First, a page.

Mueller Democrat Conspiracy
Mueller is a long-term personal friend of Comey. If Mueller is such a straight arrow (as say the press and the people behind the appointment, including AG Sessions), why is he hanging with a crook? The Hillary indictment-exoneration is only one item in the crook Comey’s history. Trump is screwed …….count on it…..as the prosecutor goes fishing. Remember, Ken Star’s special prosecutor mission was to investigate the Clinton’s old Whitewater land dealings years before in AR……. and the case ended up about intern blow jobs in the Oval Office and the semen-stained blue dress and perjury.
Once again, James Comey and Robert Mueller — two respected FBI veterans — have found themselves sharing the same high-profile headlines.
The two men’s working relationship can be traced back to at least December of 2003, when Comey joined Mueller in Washington after he became John Ashcroft’s deputy attorney general, according to a 2013 Washingtonian article about the two men’s long0standing relationship.
“He and Mueller spent many hours together, developing a close partnership — and watching together the disarray in the government over how to respond to the unfolding war on terror,” Washingtonian notes. “They shared a horror at the poor quality information infiltrating the upper reaches of government.”
The article goes on to point to personal similarities as well as professional. Both men were educated at Virginia universities — Mueller at the University of Virginia, Comey at William & Mary.
“Just years apart in the 1990s, they both gave up their top-tier private law firm jobs to return to the trenches of prosecuting criminals — Mueller as a junior prosecutor in Washington, DC, and Comey in Richmond, Virginia,” Washingtonian reports. “Both men were rising stars mentored and guided by Eric Holder in the 1990s during Holder’s time in the Justice Department under the Clinton administration.”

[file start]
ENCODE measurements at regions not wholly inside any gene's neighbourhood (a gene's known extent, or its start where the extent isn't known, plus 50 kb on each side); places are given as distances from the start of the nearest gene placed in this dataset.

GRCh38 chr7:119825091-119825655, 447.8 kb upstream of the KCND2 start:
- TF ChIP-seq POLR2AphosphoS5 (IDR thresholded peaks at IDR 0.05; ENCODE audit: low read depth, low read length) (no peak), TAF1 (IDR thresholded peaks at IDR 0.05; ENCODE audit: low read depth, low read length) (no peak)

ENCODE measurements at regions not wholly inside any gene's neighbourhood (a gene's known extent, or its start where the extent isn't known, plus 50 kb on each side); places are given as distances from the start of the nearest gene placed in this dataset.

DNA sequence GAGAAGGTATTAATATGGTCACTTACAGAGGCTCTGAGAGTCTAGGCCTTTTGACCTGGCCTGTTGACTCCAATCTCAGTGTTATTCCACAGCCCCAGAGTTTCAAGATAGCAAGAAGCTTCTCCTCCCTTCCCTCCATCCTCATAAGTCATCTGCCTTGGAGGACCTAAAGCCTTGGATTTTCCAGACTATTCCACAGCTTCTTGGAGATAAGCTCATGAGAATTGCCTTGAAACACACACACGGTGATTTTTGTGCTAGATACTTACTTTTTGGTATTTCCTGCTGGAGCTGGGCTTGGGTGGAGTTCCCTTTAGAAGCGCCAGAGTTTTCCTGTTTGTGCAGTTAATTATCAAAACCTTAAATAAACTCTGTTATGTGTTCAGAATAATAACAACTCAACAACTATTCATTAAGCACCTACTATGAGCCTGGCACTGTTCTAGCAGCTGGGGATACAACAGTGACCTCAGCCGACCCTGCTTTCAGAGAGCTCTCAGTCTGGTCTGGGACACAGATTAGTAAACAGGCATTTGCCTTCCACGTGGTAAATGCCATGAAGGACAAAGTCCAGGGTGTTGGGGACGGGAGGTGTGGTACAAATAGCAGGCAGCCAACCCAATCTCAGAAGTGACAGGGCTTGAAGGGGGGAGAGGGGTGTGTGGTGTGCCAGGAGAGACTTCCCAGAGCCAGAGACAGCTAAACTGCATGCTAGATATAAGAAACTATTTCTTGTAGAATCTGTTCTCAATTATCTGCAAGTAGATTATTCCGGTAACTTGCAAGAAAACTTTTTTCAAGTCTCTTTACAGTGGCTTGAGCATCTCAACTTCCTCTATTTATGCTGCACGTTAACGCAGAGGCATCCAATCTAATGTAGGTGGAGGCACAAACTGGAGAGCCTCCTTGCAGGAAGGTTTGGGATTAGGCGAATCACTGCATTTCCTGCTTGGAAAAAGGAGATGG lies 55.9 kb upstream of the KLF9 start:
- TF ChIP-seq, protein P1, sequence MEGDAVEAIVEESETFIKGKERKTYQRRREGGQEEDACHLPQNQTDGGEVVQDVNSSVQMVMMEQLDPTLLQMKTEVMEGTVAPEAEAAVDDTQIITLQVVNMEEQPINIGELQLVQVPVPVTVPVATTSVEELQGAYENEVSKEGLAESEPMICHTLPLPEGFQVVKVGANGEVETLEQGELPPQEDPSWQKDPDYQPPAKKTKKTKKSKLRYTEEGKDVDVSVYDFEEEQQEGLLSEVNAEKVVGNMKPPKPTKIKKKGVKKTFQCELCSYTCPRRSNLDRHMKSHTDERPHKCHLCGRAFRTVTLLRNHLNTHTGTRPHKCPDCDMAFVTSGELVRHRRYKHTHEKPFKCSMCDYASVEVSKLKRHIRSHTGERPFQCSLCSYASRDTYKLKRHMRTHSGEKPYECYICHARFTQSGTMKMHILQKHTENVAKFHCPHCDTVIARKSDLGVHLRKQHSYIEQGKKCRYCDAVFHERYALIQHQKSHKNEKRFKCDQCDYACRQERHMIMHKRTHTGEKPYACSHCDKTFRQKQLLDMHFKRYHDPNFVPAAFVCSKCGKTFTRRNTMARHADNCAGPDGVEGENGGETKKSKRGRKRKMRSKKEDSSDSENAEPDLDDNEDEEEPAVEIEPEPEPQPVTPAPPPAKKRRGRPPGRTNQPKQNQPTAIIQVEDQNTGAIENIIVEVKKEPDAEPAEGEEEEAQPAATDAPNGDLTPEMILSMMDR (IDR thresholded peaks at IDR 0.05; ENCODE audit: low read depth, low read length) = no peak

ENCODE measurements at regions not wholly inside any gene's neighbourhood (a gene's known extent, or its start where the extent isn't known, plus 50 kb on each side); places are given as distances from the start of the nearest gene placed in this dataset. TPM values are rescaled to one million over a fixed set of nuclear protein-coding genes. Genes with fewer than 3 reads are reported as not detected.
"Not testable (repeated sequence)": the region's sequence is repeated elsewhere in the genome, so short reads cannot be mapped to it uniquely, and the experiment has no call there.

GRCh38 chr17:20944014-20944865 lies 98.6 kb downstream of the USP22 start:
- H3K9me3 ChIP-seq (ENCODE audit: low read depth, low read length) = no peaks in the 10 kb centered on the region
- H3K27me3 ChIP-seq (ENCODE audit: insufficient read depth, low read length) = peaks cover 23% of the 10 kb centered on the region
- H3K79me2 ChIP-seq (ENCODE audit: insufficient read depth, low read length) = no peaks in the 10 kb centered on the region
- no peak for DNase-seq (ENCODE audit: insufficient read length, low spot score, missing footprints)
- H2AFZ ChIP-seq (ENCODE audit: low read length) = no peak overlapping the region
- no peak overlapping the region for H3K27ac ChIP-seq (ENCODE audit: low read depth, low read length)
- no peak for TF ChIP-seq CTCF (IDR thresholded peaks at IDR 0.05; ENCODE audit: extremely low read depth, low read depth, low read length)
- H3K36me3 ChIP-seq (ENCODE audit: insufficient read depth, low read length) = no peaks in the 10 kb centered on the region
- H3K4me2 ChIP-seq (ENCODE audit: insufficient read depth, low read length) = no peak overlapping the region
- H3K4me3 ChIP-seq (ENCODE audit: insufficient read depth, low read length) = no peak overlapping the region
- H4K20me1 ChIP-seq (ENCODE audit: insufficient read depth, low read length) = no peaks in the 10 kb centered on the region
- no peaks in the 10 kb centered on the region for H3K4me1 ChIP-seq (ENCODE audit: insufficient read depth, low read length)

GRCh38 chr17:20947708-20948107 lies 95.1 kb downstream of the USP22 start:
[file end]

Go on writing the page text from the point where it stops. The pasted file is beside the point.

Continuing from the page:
Their relationship was made stronger during an incident in 2004. At the time, the Los Angeles Times reported, Comey, Mueller and a number of other law enforcement officials were on the verge of resigning in opposition to a Bush administration plan to reauthorize a domestic surveillance program that was launched after the terror attacks of 9/11. President Bush eventually agreed to modify the secret program after both men jointly intervened — an experience that is suspected to have drawn them even closer.
This week — amid allegations that President Trump pressured Comey to drop a probe into former national security adviser Michael Flynn — the ousted FBI director’s associates have praised his truthfulness and credibility.
It’s a quality that many Republicans and Democrats believe Comey shares with Mueller, his predecessor.
“Regardless of your chosen career, you are only as good as your word,” Mueller told William & Mary’s graduating class in 2013. “You can be smart, aggressive, articulate, and indeed persuasive. But if you are not honest, your reputation will suffer. And once lost, a good reputation can never, ever be regained.”
Sen. John McCain, a Republican from Arizona, called Robert Mueller “a great choice for special counsel.” Sen. Charles E. Schumer, a Democrat from New York, called him “exactly the right kind of individual to serve as a special counsel in the Russia investigation.”
The initial reactions from many members of Congress were full of praise for the former FBI director.
Sen. Richard Blumenthal (D-Conn.), while offering cautions on Mueller’s ability to conduct an independent investigation, called him “someone with a history of expertise and experience with the guts and backbone to stand up and speak out against any kind of political influence.”
Rep. Peter J. Roskam (R-Ill.) called him “a man of the utmost integrity.”
Rep. Darrell Issa (R-Calif.) called Mueller “somebody we all trust.”
“There’s not anybody with as much credibility internally or whose integrity is as unimpeachable as Bob Mueller,” said Rep. Jim Himes (D-Conn.), a member of the House Permanent Select Committee on Intelligence.
There were a few members who were less openly enthused.
“I’m fine with it,” said Rep. Bill Flores (R-Texas), who was among those who had resisted an independent prosecutor.
Rep. Mark Meadows (R-N.C.), chairman of the generally pro-Trump House Freedom Caucus, called it “a prudent move, and it certainly means that the administration is taking it seriously.”
But he suggested Mueller “comes with more credibility on the Democrat side than on the Republican side,” a remark he said was based on “sworn testimony that he’s given here on Capitol Hill since I’ve been here.”